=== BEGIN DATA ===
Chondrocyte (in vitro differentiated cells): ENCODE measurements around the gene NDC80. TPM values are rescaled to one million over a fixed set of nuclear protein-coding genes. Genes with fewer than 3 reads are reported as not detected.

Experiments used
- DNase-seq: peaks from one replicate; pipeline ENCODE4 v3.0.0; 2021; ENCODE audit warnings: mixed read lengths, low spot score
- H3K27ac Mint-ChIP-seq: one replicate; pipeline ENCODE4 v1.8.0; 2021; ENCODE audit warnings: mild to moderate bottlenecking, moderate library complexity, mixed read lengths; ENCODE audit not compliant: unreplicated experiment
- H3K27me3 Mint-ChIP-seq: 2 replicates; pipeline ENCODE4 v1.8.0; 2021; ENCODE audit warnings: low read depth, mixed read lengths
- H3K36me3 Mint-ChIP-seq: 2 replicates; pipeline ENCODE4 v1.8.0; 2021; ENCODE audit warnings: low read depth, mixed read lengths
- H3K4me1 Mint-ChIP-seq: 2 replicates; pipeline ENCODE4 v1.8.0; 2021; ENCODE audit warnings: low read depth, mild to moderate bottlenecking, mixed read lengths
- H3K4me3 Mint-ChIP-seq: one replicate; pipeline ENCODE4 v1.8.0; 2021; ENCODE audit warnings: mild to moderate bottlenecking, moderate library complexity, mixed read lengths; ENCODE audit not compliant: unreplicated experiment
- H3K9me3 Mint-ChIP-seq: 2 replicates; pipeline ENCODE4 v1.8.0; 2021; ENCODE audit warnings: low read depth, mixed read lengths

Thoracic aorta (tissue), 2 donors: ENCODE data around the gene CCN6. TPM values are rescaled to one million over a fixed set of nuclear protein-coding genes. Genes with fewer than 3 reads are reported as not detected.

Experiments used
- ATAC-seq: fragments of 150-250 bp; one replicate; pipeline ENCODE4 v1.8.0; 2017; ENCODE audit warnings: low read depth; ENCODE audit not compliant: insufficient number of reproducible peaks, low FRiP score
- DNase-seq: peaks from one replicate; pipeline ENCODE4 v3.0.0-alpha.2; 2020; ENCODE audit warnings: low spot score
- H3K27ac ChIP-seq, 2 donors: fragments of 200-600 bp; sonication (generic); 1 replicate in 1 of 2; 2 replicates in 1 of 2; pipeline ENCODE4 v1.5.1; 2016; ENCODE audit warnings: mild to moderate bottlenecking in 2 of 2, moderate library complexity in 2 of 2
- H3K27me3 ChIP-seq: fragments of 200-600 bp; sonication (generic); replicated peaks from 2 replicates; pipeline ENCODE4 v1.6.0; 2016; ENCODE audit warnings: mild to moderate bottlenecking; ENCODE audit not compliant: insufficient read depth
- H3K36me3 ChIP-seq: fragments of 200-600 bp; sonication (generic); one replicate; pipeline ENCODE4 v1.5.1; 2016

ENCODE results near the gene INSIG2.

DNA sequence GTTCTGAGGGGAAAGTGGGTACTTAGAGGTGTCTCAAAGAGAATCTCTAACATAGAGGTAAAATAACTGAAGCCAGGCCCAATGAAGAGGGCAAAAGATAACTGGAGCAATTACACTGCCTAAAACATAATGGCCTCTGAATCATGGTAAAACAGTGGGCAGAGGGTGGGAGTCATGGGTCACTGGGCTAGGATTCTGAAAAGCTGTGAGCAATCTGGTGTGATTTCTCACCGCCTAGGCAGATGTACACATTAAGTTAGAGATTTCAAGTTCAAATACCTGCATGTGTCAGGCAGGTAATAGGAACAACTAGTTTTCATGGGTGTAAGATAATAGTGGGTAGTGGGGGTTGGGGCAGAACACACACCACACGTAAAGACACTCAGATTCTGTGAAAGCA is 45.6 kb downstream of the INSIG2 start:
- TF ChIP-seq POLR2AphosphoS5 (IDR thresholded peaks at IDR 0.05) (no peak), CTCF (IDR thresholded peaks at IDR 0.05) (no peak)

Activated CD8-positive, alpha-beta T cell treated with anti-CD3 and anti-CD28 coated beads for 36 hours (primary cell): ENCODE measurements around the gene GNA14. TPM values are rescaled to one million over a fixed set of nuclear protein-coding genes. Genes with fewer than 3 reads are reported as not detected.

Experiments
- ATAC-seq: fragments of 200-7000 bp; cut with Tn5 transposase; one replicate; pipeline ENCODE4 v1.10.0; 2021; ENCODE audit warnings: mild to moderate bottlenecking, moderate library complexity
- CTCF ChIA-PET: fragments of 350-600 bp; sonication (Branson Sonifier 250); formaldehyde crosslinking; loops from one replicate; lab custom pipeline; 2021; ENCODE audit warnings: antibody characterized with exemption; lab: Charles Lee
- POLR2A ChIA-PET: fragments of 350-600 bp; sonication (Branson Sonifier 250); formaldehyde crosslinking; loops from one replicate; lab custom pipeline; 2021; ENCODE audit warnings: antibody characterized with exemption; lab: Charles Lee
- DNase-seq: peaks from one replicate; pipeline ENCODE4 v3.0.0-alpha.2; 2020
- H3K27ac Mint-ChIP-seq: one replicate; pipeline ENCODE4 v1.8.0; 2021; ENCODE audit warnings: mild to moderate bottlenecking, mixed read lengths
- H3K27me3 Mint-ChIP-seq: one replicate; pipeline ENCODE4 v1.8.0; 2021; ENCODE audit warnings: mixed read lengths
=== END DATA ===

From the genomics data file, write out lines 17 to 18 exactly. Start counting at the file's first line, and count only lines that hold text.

ENCODE results near the gene INSIG2.

DNA sequence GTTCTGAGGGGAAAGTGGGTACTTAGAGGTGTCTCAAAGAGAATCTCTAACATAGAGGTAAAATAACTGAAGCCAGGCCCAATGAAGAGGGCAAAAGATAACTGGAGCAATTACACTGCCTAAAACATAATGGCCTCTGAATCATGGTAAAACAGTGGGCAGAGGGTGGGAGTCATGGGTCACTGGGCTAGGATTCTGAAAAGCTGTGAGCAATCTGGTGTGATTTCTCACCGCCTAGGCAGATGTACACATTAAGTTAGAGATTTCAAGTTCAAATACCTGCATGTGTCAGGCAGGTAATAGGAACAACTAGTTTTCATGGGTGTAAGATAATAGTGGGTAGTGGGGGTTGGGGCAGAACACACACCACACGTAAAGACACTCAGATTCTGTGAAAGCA is 45.6 kb downstream of the INSIG2 start: